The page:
3. You are free: Freedom is precious and beneficial, especially when it comes to education. Homeschooling allows parents to exercise inherent liberties: the freedom to choose materials, what methods to employ, and which ideas deserve the most focus. An inherent advantage of homeschooling is that it also provides freedom from having such personal decisions thrust upon children by others.
4. You have time: You do not need to simulate institutionalized school at home. While there are valid reasons to learn how to work at a desk, sit still, raise hands, line up, ask permission to use the restroom, not all of these protocols are required all of the time. If they choose, parents can spend more time living a less rigid life and simply enjoying being together.
5. You are not chained to a building: This freedom to select what works best for your children and your family brings with it the ability to provide rich, tailor-made experiences. The potential for activities expands exponentially with homeschooling. Field trips to concerts, performances, and museums, are great options to consider when parents want to mix things up or reward their “students” for good behavior.
6. You are not alone: There are numerous homeschool support groups that exist across the nation. Homeschoolers frequently connect with one another online in cooperative learning groups. Within networks that form, social opportunities are plentiful. The level of engagement with these resources can also be adjusted to suit the circumstances, goals, and needs of each family.
7. Research supports homeschooling success: Data reveals that homeschooled students do well with the large variety of curricula and methods used by parents. Regardless of parental education and income levels, homeschoolers tend to flourish academically and socially. Homeschool graduates also make it into high-ranking universities like Harvard.
8. It is affordable: Private schools are expensive. Homeschooling generally costs less, and, between online resources and the great variety of affordable homeschooling curricula and academic support available it can be done at a reasonable cost. While homeschooling does require substantial parental involvement, parents can effectively balance homeschooling with employment. Furthermore, homeschooling students become proficient and productive self-educators, which is part of the point of education: to promote lifelong learning and adults who can exercise independence responsibly.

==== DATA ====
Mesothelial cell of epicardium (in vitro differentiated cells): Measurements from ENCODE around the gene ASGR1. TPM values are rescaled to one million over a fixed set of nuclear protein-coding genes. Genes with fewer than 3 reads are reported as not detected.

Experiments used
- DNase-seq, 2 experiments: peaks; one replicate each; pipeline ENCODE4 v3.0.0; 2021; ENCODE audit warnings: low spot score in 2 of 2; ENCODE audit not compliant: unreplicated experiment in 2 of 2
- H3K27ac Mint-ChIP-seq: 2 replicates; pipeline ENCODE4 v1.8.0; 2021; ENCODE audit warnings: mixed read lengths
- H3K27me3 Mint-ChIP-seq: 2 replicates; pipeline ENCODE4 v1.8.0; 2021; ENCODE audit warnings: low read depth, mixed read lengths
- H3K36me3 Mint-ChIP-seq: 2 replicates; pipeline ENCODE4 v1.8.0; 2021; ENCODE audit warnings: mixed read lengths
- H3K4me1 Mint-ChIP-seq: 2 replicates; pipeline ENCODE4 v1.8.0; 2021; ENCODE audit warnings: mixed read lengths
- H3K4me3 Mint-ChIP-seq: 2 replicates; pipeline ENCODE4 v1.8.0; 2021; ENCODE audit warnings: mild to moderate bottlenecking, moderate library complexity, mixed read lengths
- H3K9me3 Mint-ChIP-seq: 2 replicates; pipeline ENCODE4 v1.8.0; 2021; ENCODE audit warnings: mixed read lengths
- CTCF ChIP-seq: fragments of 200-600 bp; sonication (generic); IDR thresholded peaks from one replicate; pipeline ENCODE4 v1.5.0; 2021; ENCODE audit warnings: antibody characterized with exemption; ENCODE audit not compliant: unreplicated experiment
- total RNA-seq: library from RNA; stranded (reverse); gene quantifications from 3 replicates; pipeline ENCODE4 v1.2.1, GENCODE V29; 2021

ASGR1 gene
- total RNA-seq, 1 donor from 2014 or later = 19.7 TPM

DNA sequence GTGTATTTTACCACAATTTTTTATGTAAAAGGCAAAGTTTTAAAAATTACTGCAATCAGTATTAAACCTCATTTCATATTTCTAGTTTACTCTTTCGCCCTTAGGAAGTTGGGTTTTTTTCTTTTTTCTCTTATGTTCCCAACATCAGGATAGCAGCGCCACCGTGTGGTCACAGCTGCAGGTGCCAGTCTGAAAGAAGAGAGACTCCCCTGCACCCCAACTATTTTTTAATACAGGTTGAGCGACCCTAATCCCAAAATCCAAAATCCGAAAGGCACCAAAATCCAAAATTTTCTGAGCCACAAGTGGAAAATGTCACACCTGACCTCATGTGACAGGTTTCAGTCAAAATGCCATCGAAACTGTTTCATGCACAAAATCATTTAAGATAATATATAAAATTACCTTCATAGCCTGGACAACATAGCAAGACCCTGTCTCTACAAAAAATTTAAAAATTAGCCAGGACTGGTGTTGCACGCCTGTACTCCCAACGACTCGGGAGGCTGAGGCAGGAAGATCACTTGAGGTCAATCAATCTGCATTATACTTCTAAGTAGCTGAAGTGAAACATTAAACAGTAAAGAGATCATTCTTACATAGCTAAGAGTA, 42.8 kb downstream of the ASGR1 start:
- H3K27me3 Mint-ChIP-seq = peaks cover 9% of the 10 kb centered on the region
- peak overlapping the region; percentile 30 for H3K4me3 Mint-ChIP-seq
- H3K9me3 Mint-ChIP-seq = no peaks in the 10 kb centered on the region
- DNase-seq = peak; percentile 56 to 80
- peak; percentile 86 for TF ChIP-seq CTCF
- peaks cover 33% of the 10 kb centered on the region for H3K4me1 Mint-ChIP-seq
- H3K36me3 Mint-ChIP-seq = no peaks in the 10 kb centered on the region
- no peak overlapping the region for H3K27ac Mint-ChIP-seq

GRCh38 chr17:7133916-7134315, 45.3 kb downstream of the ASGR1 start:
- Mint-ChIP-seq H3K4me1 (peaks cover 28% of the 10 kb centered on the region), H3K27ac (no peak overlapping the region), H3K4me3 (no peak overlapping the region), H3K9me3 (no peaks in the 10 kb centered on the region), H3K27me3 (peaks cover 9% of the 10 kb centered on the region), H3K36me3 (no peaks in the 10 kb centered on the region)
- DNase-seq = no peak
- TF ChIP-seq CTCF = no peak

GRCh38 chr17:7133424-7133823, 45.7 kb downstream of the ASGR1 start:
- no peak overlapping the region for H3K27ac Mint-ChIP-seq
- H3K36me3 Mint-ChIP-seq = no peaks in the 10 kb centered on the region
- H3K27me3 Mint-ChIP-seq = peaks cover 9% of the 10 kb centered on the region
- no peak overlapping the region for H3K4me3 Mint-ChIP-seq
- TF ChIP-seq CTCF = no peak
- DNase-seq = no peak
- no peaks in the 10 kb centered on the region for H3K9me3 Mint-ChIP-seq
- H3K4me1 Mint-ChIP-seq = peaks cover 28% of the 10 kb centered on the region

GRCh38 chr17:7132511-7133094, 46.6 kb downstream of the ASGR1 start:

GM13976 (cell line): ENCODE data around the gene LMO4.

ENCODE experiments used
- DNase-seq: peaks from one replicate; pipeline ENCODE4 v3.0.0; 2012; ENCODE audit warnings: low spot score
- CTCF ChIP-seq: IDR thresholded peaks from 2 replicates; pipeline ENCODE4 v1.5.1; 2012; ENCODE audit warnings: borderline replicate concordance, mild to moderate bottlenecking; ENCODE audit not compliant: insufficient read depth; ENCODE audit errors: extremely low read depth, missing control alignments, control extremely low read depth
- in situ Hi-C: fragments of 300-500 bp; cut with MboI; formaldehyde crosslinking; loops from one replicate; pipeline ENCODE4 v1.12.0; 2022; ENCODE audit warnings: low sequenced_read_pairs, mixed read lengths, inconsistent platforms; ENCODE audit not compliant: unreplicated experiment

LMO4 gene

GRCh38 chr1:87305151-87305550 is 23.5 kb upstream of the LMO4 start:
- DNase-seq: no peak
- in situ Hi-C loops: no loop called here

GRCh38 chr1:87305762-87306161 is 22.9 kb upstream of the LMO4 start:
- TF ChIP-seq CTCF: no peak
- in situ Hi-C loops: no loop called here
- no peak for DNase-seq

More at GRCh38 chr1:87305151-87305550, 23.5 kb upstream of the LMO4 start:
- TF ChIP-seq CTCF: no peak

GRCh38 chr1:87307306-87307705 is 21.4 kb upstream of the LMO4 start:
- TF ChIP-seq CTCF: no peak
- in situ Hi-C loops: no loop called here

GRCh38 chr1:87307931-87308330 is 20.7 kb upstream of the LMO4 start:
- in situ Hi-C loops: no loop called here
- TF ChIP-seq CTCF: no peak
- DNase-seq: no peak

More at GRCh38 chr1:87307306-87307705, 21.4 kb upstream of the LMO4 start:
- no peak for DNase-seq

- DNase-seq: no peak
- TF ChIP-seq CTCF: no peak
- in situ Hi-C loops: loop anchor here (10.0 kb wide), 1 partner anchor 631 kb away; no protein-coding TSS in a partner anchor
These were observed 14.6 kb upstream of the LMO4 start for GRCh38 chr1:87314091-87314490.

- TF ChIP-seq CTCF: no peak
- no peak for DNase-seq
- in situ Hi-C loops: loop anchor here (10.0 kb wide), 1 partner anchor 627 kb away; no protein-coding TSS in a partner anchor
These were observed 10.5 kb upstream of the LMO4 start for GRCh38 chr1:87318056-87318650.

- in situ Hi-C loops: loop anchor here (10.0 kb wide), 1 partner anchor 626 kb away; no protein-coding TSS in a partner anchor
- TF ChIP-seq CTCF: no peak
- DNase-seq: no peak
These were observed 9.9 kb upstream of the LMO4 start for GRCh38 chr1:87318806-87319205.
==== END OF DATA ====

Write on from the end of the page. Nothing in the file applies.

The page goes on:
9. The trickle-down effect: When parents teach children, they also learn. In addition, when children of different ages study together, they augment and complement each other’s unique skill set. The younger particularly learn from the older students, which often puts younger siblings academically ahead. An added benefit is that the older children begin practicing teaching others as they pass along what they are learning. Essentially, this produces a collaborative, one-room schoolhouse environment.
10. A child is not a commodity, and neither is education: The goal of education is not to produce a “graduate.” The goal of education is to become educated: “To be considered educated…students should leave school with a deep understanding of themselves and how they fit into the world and have learned…complex problem-solving, creativity, entrepreneurship, the ability to manage themselves, and the ability to be lifelong learners.”
Education does not come in a package and its sole objective is not to find employment. To be educated is a state of being and it is the bedrock of living a full, well-rounded life and leading it well. Homeschooling provides parents with the opportunity to do just that.